New York Combinatorics Seminar

Sponsored by the Graduate Center's Math Department and Computer Science Department

Fridays 11:45 am - 12:45 am in Room 4422

This seminar covers a wide range of topics in combinatorics and its applications.

The CUNY Graduate Center is located at 365 Fifth Avenue (at the corner of 34th Street), New York. It can be easily reached by subway using the B,D,F,N,Q,R, or 6 train.

Seminar Co-Organizers:
CUNY: Nadia Benakli (City Tech) Ezra Halleck (City Tech), Sandra Kingan (Brooklyn College), Joseph Malkevitch (York College), Kerry Ojakian (BCC), Mingxian Zhong (Lehman College),
Montclair State University: Deepak Bal, Jonathan Cutler
Hofstra University: Kira Adaricheva, Eric Rowland

Spring 2020 Talks

Feb 21, 2020: Colin Defant (Princeton University)

Title: Valid Hook Configurations and Uniquely Sorted Permutations
Abstract In his 1990 Ph.D. thesis, Julian West introduced the "stack-sorting map," a function that sends permutations to permutations. I will describe a method for computing the number of preimages of an arbitrary permutation under this map. This method, which can be applied to answer many questions about the stack-sorting map, relies on new combinatorial objects called "valid hook configurations." I will discuss a surprising connection between these objects and free probability theory. This connection will allow us to enumerate "uniquely sorted permutations," which are permutations with exactly 1 preimage under the stack-sorting map.I will also briefly discuss some bijective enumerations of pattern-avoiding valid hook configurations and uniquely sorted permutations, including recent (separate) works of Hanna Mularczyk and Maya Sankar.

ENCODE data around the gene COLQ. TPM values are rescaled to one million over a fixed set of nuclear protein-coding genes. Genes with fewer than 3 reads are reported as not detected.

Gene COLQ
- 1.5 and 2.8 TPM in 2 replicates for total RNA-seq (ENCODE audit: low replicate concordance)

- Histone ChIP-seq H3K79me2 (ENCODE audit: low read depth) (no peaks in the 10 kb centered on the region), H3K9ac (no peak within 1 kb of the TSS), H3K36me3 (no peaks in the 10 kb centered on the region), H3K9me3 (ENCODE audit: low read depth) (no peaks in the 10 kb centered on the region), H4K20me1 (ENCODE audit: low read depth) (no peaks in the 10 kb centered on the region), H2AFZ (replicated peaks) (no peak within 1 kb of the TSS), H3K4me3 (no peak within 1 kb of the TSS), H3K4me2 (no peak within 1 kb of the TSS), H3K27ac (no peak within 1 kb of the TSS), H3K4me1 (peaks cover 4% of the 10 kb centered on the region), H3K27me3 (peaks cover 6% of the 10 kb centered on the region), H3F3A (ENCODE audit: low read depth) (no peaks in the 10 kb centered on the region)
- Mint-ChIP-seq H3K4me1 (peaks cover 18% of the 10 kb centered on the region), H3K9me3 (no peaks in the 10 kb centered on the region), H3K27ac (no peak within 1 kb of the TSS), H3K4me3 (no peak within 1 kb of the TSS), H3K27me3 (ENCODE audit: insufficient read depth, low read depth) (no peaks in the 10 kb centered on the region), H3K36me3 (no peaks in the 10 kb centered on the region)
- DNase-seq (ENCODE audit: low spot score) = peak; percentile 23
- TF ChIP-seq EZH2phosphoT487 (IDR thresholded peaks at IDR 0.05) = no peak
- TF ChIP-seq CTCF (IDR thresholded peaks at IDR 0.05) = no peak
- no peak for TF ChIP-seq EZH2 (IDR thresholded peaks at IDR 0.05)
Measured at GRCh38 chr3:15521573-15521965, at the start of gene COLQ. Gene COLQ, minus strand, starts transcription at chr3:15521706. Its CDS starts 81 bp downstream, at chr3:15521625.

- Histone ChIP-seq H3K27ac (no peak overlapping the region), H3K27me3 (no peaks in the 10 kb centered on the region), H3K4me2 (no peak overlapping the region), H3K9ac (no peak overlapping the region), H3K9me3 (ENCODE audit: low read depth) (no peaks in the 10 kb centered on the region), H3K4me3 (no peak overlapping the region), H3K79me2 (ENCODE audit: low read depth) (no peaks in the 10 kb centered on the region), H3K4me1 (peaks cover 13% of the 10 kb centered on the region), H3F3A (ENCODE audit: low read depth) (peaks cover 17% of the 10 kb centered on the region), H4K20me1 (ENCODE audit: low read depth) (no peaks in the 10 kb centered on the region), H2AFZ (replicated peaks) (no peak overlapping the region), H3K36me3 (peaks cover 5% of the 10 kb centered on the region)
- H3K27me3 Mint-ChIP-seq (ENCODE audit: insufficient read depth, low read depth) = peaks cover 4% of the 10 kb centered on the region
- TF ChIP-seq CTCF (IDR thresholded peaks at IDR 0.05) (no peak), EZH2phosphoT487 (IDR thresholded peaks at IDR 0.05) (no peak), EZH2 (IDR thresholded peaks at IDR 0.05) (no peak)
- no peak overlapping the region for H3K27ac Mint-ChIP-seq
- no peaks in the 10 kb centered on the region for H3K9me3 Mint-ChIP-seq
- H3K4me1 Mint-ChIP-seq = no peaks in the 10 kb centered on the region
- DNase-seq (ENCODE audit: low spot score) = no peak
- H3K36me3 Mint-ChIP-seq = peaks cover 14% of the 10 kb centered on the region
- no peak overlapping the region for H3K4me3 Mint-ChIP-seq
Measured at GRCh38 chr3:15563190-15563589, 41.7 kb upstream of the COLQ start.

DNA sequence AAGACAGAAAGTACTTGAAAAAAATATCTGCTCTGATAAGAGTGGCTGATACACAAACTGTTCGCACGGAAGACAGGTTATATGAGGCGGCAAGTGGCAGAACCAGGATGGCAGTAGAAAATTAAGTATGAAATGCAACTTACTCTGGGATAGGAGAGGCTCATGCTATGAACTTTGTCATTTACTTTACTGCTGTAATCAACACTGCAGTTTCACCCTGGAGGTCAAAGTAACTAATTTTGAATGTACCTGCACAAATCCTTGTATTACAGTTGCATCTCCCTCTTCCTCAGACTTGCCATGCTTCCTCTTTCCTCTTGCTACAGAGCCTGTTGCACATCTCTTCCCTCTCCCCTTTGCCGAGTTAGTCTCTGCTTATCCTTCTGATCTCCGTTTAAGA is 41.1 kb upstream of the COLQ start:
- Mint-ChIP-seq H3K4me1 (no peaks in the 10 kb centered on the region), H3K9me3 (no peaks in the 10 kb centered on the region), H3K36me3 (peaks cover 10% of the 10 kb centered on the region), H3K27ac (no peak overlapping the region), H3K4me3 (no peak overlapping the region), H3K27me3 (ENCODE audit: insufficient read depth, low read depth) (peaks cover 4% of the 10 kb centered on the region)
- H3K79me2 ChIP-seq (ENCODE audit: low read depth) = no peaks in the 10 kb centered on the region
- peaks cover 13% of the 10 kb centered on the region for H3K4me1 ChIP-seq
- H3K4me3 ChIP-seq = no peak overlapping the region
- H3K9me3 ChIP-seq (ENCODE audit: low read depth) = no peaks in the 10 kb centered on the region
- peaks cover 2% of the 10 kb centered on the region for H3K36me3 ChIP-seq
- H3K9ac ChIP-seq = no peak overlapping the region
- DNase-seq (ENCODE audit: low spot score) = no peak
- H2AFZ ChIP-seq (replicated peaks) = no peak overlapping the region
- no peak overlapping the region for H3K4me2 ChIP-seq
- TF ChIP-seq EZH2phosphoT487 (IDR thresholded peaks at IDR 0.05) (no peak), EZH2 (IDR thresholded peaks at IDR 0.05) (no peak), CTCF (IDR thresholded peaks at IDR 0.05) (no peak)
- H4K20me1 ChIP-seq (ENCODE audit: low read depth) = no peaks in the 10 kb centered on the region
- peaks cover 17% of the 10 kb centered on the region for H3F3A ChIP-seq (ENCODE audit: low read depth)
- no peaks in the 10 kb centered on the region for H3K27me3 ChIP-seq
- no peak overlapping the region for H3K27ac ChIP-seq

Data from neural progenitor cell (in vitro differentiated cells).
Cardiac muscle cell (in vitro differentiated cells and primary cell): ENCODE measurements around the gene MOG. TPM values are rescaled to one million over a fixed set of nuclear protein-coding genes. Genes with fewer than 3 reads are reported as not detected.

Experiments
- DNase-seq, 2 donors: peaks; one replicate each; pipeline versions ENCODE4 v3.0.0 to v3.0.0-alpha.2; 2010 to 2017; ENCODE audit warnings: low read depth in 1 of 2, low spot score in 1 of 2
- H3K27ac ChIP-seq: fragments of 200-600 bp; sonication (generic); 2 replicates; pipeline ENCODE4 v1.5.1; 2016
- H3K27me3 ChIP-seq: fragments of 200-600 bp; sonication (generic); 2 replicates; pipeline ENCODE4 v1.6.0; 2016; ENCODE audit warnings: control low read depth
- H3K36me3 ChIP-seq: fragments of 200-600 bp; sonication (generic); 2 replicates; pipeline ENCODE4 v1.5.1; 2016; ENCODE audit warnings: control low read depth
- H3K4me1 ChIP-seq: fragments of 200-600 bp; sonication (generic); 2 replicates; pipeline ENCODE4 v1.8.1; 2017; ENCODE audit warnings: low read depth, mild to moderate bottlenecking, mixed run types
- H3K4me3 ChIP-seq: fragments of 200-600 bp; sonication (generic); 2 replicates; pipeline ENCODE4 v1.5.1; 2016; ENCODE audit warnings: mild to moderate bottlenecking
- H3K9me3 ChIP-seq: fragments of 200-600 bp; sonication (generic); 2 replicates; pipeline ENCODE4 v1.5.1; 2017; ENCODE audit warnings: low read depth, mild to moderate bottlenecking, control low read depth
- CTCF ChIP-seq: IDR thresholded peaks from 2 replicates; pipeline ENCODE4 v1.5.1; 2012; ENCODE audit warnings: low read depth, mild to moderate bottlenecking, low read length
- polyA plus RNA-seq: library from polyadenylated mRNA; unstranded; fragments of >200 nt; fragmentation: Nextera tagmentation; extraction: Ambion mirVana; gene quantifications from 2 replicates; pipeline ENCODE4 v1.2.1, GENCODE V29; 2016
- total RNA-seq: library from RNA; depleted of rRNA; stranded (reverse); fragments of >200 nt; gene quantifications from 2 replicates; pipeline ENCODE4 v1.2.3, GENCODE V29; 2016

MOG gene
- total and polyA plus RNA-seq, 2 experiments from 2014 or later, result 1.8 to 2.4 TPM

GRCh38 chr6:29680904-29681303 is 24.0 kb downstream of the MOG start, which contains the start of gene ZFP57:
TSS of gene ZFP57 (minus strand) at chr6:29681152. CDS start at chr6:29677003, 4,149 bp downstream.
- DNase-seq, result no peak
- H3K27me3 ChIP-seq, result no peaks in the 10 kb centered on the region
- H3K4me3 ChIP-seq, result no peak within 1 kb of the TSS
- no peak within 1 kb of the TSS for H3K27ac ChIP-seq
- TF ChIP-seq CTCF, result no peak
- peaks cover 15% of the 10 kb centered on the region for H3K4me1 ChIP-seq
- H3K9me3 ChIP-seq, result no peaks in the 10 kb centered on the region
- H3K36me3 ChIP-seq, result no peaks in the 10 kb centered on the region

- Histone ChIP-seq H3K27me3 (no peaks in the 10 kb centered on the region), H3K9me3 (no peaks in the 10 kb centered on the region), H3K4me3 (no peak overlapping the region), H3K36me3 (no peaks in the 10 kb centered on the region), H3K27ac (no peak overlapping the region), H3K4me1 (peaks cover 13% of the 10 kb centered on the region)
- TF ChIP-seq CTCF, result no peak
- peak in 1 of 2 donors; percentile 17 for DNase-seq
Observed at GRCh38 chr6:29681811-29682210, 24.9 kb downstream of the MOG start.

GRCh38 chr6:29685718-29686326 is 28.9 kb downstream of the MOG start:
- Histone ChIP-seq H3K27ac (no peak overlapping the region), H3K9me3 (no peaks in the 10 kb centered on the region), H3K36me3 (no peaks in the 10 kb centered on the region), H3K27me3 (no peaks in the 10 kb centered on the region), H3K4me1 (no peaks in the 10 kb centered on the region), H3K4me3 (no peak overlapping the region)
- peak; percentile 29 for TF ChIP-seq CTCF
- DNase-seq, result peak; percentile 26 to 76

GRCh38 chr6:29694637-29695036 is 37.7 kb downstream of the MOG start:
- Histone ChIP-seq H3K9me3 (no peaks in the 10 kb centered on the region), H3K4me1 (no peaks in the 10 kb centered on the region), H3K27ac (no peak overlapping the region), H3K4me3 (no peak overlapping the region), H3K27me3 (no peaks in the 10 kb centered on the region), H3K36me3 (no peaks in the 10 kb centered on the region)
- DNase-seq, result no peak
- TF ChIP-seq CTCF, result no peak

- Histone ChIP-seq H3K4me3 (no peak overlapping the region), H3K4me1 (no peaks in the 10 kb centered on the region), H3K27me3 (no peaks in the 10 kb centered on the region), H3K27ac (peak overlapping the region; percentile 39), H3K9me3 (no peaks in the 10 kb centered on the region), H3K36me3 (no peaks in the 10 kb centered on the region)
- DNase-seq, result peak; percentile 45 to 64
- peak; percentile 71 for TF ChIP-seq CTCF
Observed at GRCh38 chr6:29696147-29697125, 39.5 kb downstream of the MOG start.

Feb 28, 2020: Peter Winkler (Dartmouth College and National Museum of Mathematics)

Title: Graphs and the Gittins Index
Abstract: You're trying to settle a conjecture. You try to prove it, but without success. Should you switch to looking for a counterexample? Or: You're trying to become a millionaire, and you are examining several possible schemes. Which one should you try first? We model these situations with multiple tokens on the vertices of a graph, each of which steps to a random neighbor when prodded. You want to get some token to a specified target vertex as fast as you can. It turns out that there's a shockingly simple way to play this game optimally, based on a variation of a concept called the "Gittins index." We'll present our adaptation of a fabulous proof, due to Richard Weber, that this really works. (Joint work with Ioana Dumitriu and Prasad Tetali).

Previous Co-Organizers

Christopher Hanusa (Spring 2011 - Spring 2015)

Previous Speakers

Fall 2019
Spring 2019
Fall 2018
Spring and Summer 2018
Fall 2017
Spring 2017
Fall 2016
Spring 2016
Fall 2015
Spring 2015
Fall 2014
Spring 2014
Fall 2013
Spring 2013
Fall 2012
Spring 2012
Fall 2011
Spring 2011
Previous Talks hosted by Janos Pach